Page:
Have the new scopes changed the meta a bit? I understand why this question will never get answered, as most teams don't want to reveal their innermost strategies. I'm still very intrigued with how the new scopes fit into plans, seeing as how we saw DarkZero run the MPX Warden with a ton of utility on a Kafe 3F defense. Kaid is another interesting topic as well, do you run the 1.5x on the AUG or the 2.0x on the TCSG? There's tons to consider when the new scopes give certain operators more power in certain positions, or open up new angles that can be easier held.
Experience is king at the professional level. I don't think it's a coincidence that Tempo Storm and eUnited added experience to their roster (in eUnited's case, half of the players they added in the offseason have multiple seasons of professional experience), and they looked markedly improved. While older players get looked down on as not as mechanically skilled as some of the young gunners, veteran savvy is a real phenomenon. It cools nerves and thinks clearly.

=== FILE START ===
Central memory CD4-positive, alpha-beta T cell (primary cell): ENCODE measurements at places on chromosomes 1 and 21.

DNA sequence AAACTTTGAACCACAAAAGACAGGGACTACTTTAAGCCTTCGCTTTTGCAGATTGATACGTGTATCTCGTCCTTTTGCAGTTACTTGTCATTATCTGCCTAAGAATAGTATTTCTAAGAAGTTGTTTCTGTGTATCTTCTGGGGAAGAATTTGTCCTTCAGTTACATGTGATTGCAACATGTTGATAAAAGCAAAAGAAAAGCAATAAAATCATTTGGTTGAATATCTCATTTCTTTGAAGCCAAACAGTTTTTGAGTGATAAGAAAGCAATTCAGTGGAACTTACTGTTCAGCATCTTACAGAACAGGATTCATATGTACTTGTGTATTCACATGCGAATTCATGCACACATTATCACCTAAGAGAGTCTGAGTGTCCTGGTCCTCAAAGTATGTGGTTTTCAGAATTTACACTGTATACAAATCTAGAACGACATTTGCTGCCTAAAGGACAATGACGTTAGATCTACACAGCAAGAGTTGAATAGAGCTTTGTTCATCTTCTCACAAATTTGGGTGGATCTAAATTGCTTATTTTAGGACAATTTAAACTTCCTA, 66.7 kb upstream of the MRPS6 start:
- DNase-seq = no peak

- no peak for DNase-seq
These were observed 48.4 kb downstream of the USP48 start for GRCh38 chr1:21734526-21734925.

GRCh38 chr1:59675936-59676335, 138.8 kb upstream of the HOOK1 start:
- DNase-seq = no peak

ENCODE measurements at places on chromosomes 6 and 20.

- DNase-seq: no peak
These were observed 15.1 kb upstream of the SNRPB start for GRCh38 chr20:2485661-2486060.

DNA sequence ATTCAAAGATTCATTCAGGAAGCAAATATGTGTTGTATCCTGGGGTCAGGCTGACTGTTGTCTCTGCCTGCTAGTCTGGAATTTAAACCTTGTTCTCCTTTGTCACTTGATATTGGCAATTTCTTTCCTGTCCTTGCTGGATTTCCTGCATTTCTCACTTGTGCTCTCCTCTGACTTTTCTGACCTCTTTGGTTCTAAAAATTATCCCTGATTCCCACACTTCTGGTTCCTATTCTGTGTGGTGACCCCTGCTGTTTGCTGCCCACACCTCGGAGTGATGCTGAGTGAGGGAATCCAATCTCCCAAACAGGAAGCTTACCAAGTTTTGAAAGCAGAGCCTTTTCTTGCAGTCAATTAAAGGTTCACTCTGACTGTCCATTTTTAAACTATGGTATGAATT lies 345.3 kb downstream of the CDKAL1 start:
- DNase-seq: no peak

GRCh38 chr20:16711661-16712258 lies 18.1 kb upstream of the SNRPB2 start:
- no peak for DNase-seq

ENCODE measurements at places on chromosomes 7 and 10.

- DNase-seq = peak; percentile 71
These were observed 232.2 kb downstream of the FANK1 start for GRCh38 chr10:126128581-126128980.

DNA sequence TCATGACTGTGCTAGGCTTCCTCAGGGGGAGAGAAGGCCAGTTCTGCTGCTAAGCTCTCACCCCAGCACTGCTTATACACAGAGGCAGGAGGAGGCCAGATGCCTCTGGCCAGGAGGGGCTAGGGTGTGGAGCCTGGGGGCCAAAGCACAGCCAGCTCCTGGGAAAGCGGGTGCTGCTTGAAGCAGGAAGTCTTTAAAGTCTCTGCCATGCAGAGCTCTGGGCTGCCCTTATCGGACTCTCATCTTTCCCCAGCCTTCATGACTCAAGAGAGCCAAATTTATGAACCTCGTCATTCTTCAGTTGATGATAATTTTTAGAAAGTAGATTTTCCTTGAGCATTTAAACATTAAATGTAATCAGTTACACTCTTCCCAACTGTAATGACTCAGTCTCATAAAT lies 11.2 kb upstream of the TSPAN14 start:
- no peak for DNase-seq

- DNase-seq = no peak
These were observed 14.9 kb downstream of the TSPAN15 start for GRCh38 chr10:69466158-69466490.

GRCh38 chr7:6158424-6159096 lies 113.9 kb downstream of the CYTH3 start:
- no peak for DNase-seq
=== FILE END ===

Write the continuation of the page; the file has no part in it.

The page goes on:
The Soniqs' asterisk is gone, but don't be fooled by an early loss to DarkZero. Yeah, the Soniqs got walloped a little bit. DarkZero was still in their strongest form to date, and it showed. The proverbial asterisk is gone from the Soniqs performance, they were at full strength. This is, completely and wholly, a notch in the loss column. However, they shouldn't hang their heads about a loss to DZ, who look like a top three team in the world right now. Breaking into the top group is still possible for this squad, should they win out. They have the firepower and the brains to do so. Don't take them lightly, despite their struggle on Monday.